But because we have never surrendered, for centuries the menace in our African sky has been brightened by the light of our stars.

In the darkness of our night, the victory of the Khoikhoi in 1510 here in Table Bay, when they defeated and killed the belligerent Portuguese admiral and aristocrat, Dom Franscisco de Almeida, the first Portuguese viceroy in India, has lit our skies for ever.

In the darkness of our night, Autshumato, the Khoikhoi leader who was the first political prisoner on Robben Island, shone on our firmament as our star of hope.

And so these and other since, the kings and queens and generals and warriors who resisted Africa’s colonisation, the leaders who, and the movements which fought for African emancipation – these who are, permanently, our heroes and heroines – have come and gone, over the generations, one after the other, each to take his or her place as a star in the African sky.

Among them are our own, whose names we recite to tell ourselves that we are – black liberators, white liberators, human beings, whose only fault has been to strive to live as human beings.

Among these, Madiba, we recite you name, because your fault too, for which your have paid your price, was that you strived so that you, together with us, could live as a human being.

As these human beings, we have, for five years, traversed the rooms and passages that surround us and occupied this theatre of drama and farce and the birth of the new, carrying on our foreheads the title – the law makers!

The sense of wonder still pervades our ranks that out of the tumult and the babble of tongues, the veiled enmities and the bloodless wars, there could have arisen over our devastated land, out of this house, with its own history, the sun of hope.

Though standing like little giants, because we stand on your shoulders and others of your generation, we must proclaim it to the world that here, in these houses of the law-givers, we have striven to do the right things, because to have done otherwise would have been to condemn ourselves to carry, for all time, the burden of having insulted all the sacrifices you made.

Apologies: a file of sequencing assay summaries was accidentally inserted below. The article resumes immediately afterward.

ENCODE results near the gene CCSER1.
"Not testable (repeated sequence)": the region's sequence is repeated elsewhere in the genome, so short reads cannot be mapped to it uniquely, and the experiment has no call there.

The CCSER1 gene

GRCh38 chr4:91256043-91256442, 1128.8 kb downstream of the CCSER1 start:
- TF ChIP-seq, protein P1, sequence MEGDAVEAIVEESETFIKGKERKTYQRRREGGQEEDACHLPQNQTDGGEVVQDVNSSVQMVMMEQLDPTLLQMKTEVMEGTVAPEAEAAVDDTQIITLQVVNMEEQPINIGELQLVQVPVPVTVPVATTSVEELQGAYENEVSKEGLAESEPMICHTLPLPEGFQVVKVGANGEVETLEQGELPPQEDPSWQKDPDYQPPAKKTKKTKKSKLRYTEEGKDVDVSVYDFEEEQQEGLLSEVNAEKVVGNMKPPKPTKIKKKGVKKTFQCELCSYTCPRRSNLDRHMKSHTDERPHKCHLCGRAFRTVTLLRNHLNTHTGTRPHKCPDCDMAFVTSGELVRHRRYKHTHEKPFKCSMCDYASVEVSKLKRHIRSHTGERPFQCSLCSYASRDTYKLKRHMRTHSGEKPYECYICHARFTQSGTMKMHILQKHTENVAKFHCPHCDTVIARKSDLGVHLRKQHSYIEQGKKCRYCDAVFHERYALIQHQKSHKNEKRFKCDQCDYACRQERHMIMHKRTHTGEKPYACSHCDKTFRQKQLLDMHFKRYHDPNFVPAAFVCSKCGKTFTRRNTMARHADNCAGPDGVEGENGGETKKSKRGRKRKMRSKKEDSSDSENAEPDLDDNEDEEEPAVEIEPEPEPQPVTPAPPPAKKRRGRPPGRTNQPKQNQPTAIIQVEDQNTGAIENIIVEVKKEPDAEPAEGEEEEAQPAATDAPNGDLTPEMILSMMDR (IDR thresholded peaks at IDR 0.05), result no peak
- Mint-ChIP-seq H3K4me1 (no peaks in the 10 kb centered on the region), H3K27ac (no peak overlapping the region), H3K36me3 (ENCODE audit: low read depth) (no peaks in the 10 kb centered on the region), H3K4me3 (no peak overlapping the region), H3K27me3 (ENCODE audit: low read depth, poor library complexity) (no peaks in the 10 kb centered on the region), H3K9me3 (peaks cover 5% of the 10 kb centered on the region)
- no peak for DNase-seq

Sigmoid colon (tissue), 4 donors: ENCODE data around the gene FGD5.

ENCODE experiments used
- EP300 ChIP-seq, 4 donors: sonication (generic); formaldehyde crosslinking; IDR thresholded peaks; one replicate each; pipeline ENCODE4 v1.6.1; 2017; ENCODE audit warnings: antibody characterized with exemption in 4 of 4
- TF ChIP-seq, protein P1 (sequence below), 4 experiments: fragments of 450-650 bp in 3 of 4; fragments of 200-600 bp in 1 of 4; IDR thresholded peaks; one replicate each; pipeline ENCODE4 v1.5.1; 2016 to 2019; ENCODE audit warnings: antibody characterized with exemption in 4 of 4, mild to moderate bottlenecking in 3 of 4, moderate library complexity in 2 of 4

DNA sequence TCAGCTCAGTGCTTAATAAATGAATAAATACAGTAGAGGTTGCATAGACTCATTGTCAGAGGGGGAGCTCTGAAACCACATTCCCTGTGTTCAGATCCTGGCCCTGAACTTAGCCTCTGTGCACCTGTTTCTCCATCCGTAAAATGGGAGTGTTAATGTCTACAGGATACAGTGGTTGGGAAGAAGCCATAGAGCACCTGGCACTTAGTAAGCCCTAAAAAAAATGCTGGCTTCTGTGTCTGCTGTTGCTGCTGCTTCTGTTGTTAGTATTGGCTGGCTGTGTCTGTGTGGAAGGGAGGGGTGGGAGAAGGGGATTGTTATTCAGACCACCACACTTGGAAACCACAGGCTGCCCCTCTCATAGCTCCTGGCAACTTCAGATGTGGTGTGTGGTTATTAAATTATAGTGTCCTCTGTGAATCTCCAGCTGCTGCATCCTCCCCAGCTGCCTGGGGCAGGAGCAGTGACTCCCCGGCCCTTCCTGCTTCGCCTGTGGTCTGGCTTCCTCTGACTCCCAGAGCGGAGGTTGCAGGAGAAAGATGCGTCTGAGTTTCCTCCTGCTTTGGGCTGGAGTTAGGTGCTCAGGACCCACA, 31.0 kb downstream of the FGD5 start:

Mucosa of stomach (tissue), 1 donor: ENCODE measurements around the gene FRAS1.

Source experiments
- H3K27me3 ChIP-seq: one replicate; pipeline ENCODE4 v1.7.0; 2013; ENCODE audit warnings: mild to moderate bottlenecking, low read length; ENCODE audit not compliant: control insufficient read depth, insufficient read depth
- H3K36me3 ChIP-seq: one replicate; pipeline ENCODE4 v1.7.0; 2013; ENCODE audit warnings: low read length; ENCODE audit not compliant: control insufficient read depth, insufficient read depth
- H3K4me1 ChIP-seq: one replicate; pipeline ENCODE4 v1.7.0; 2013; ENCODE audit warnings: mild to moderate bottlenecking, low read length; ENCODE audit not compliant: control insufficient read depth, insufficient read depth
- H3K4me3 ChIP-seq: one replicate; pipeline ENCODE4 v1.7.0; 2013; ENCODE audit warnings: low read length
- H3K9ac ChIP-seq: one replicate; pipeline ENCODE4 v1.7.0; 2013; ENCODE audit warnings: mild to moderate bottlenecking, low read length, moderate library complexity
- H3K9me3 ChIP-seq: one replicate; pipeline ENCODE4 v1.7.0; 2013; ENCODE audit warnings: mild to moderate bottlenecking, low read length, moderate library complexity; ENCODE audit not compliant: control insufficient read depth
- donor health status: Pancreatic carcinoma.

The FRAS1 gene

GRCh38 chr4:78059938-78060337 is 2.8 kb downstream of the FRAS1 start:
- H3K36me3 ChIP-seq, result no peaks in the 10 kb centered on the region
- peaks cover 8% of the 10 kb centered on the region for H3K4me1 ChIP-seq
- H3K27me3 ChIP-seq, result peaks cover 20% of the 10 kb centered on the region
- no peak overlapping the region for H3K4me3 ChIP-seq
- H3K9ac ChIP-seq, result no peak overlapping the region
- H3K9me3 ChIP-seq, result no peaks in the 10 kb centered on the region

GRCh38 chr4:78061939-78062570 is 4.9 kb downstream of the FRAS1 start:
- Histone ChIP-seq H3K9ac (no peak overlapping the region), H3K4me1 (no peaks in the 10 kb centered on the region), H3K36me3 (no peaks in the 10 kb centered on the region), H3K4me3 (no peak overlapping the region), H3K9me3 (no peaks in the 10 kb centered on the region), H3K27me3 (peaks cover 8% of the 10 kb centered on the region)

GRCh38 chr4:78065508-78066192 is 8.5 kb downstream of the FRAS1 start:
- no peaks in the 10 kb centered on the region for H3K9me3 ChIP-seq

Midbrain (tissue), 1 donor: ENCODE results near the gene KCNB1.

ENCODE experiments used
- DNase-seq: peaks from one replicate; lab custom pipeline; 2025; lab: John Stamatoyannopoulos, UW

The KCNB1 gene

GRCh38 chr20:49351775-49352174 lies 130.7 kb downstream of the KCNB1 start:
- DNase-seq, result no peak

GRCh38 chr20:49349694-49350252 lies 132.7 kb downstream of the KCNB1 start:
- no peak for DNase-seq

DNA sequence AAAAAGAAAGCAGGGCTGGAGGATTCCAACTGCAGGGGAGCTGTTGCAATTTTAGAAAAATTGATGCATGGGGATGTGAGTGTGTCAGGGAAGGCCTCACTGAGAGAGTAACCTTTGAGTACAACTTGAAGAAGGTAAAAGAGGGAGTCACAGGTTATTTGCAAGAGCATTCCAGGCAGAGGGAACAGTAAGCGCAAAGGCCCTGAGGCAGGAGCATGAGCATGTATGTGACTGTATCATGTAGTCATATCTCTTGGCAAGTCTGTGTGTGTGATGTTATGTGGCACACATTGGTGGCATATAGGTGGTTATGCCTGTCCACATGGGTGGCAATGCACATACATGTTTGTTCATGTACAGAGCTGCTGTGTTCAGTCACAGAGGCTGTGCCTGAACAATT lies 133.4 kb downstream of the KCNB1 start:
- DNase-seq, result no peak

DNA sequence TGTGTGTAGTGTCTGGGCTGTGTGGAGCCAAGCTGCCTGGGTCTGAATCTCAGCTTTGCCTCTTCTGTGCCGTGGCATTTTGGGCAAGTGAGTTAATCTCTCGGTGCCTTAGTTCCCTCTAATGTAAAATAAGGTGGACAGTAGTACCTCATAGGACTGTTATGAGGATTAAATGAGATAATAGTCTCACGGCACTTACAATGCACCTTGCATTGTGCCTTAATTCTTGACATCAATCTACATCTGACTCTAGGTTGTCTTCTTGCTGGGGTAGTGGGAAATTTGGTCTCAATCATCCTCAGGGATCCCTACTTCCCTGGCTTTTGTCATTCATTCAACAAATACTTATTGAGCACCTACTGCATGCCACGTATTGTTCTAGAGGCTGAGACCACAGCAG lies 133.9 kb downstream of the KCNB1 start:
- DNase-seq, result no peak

Others, before us, who also had the power to decide how each and all shall behave, according to such rules and regulations they were empowered to set, arrived from Europe at the Cape of Good Hope on the 23rd of December, 1802.

These were the representatives of the Batavian Republic of the Netherlands.

As they landed on the shores of our oceans, only a heckler’s shout from where you sit, Madiba, they carried in their heads the lesson they had been taught, on “Methods to Follow when Attending Savage Peoples”. And here is an example of their lessons:

Convey to them our arts,but not our corruption,the code of our morals,and not the example of our vices,our sciences and not our dogmas,the advantages of civilisation,and not their abuses,conceal from them how the peoplein our more enlightened countries,defame one another, and degradethemselves by their passions.

On the 10th of May, five years ago, you stood in front of the Union Buildings in Pretoria to proclaim to the universe that the sun could never set on so glorious a human achievement as was celebrated that day.

Black and white South Africans had, at last, arrived at the point when, together, they could say:

Let us nurture our arts, and not our corruption.Let us communicate morality, and not our vices.Let us advance science, and not our dogmas.Let us advance civilisation, and not abuse.

After a long walk, we too have arrived at the starting point of a new journey.

We have you, Madiba, as our nearest and brightest star to guide us on our way.

We will not get lost.

 

A Farewell to Madiba by Thabo Mbeki – National Assembly, Cape Town, on 26 March 1999

§ 15 Responses to Thabo Mbeki’s farewell to Mandela